German cities look to cut back on Christmas lights amid energy crisis

Germany is famous for its Christmas markets. But with the energy crisis in full swing, authorities are looking at cutting back on festive lighting.

Visitors at a Christmas market in Magdeburg, Saxony, last year.
Visitors at a Christmas market in Magdeburg, Saxony, last year. Photo: picture alliance/dpa/dpa-Zentralbild | Klaus-Dietmar Gabbert

The German government has urged people and businesses to cut down on energy as much as possible due to fears over gas shortages and spiralling costs as Russia throttles supply. 

And now districts across the country are considering what to do during the Christmas period. Germany is well-known for its sprawling Weihnachtsmärkte (Christmas markets) that include lots of stalls and cheery lighting. 

READ ALSO: What to know about Germany’s energy saving rules

In view of nationwide energy saving measures, the Berlin Senate said last week it would not contribute to the cost of the famous Christmas lights on Kurfürstendamm this year.

Back in August, the Senate said it would discuss cuts to this year’s Christmas lighting, as well as several other measures.

“Every kilowatt hour that we save is a contribution,” Economics Senator Stephan Schwarz said at the time.

The AG City group responsible for the annual LED spectacle on Ku’damm said it plans to try to finance the lighting, which costs around €600,000, through donations.

The city of Berlin, along with other authorities in Germany, have been turning off lighting on monuments at night.

READ ALSO: Cold showers to turning off lights: How German cities are saving energy

Cutting back on lights and ice rinks

In Mönchengladbach, North Rhine-Westphalia, there are reportedly to be no Christmas lights on the shopping streets in the city centre and in the Rheydt district this year because of the energy crisis.

The municipality of Nottuln (Coesfeld district) has also decided against Christmas lighting in winter. The aim is to use less energy and to send a signal to the population that savings can be made in many places.

According to a report by German broadcaster BR24, officials in Bamberg said that Christmas lights would have to be cut back this year, but they still have to decide how far they will go.

Meanwhile, Regensburg is looking into turning off lights earlier on evenings in the run up to Christmas. The trees at the municipal Christmas market as well as in front of the old city hall, however, are planned to be lit up with energy-saving LED lighting.

Many places are looking to get rid of real ice rinks because of how much energy the consume. Düsseldorf’s Christmas markets are estimated to use around 400,000 kilowatt hours – a quarter of which is accounted for by the ice rink alone.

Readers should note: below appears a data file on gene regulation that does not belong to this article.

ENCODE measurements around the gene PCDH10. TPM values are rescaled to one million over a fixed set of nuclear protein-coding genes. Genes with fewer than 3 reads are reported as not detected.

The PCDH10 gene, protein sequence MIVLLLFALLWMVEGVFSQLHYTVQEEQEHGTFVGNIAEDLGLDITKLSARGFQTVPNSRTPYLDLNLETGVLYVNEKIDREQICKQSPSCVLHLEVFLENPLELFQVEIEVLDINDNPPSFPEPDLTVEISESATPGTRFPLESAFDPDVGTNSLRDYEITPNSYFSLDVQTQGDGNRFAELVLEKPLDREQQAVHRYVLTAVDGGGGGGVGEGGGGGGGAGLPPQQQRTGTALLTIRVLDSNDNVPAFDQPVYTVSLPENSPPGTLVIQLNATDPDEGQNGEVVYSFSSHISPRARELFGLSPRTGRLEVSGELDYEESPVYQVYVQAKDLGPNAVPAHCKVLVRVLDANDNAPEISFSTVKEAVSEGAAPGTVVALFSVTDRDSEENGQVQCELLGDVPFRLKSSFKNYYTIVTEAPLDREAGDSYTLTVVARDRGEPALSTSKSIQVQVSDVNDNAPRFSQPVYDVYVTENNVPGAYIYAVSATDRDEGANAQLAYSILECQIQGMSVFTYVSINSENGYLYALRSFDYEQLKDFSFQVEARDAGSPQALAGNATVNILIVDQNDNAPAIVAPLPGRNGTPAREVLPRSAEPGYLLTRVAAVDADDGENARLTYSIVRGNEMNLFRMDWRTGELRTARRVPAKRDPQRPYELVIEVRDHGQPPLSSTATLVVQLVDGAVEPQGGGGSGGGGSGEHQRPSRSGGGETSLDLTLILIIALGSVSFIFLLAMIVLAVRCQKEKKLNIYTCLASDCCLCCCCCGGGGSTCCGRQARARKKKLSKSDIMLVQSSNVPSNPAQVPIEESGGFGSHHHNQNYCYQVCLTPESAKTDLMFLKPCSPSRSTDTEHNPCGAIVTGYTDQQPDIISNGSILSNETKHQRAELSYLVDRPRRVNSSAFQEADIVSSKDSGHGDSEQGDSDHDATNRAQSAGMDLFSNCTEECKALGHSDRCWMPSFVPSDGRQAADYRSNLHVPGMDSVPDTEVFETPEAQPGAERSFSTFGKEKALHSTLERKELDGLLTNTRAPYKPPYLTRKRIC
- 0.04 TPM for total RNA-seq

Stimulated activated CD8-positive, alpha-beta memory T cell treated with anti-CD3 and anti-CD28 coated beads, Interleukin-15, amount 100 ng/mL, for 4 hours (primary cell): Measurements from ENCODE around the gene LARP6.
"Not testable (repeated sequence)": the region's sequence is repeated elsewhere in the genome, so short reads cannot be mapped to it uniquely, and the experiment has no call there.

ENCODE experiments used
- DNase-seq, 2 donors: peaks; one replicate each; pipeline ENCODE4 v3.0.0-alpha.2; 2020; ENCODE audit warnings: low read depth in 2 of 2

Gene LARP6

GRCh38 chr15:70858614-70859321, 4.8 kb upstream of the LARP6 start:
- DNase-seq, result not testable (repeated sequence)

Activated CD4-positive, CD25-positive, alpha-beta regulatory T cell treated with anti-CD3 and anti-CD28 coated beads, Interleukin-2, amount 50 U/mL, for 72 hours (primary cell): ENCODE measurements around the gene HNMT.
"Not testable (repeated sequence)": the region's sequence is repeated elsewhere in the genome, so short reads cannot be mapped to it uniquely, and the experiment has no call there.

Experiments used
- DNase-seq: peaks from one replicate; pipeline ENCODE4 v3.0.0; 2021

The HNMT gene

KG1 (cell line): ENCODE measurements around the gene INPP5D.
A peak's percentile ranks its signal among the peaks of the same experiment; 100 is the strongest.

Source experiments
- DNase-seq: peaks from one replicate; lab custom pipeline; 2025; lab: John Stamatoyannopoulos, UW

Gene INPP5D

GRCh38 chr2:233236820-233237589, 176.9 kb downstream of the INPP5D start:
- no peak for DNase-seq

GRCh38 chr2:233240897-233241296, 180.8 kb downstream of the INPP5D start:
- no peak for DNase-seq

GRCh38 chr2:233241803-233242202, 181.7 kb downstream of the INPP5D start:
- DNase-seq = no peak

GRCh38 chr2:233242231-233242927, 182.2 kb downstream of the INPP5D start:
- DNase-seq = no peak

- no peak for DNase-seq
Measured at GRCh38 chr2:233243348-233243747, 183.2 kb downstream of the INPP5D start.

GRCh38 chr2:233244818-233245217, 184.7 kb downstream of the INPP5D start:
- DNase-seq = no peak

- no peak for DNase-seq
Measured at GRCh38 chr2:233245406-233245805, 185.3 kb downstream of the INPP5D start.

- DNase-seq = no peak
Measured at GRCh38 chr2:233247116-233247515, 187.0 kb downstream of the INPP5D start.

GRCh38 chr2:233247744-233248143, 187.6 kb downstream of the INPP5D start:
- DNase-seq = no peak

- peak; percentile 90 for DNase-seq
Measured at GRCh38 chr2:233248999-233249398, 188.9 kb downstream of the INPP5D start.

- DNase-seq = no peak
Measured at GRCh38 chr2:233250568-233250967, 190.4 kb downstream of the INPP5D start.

The city of Hamm has therefore decided that their Christmas market will have to do without a real ice rink this year – and will be replaced with a synthetic one. This would save around 60,000 kilowatt hours of electricity. Other cities outside NRW, such as Offenburg or Neumünster have decided not to set up ice rinks this year.

Officials in Regensburg are also considering a synthetic ice rink to be put into operation in January and February to consume less energy. Rosenheim is also considering a plastic rink. However, there are to be no changes to the Christmas lighting in the city centre.

There are no plans at the moment, however, to cancel any of Germany’s famous Christmas markets so it will still be possible to enjoy a Glühwein and soak up the atmosphere in winter. 

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German energy firm RWE takes Gazprom to court over supply halts

German's RWE said Tuesday it is taking legal action against Russia's Gazprom over halted gas supplies, the latest German company to do so since Moscow invaded Ukraine.

German energy firm RWE takes Gazprom to court over supply halts

Following the invasion, Gazprom steadily dwindled pipeline supplies to Germany in apparent retaliation for Western sanctions on Russia, sending energy prices soaring.

Last week, German energy giant Uniper said it was seeking damages from Gazprom at an international tribunal, as the Russian company’s failure to deliver gas had cost them billions of euros.

READ ALSO: Germany’s Uniper takes Gazprom to court over halted gas supplies

An RWE spokeswoman confirmed to AFP the company had also launched action, but declined to give further details.

Gazprom’s failure to deliver promised supplies has meant that German companies, long heavily reliant on Russian energy, had to buy gas on world markets at far higher prices.

Financial daily Handelsblatt reported that the costs incurred by RWE were likely lower, at around €1 billion, than those faced by Uniper.

Uniper had far larger contracts, and has put its losses from the supply halts at €11.6 billion. Gazprom has rejected Uniper’s claims.

The company, Germany’s biggest gas importer, has agreed a deal to be nationalised after Russia’s drastic reduction in supplies pushed it to the brink of bankruptcy.

READ ALSO: How Germany became ensnared by Russian gas

It reported a €40 billion net loss for the first nine months of the
year, one of the biggest losses in German corporate history.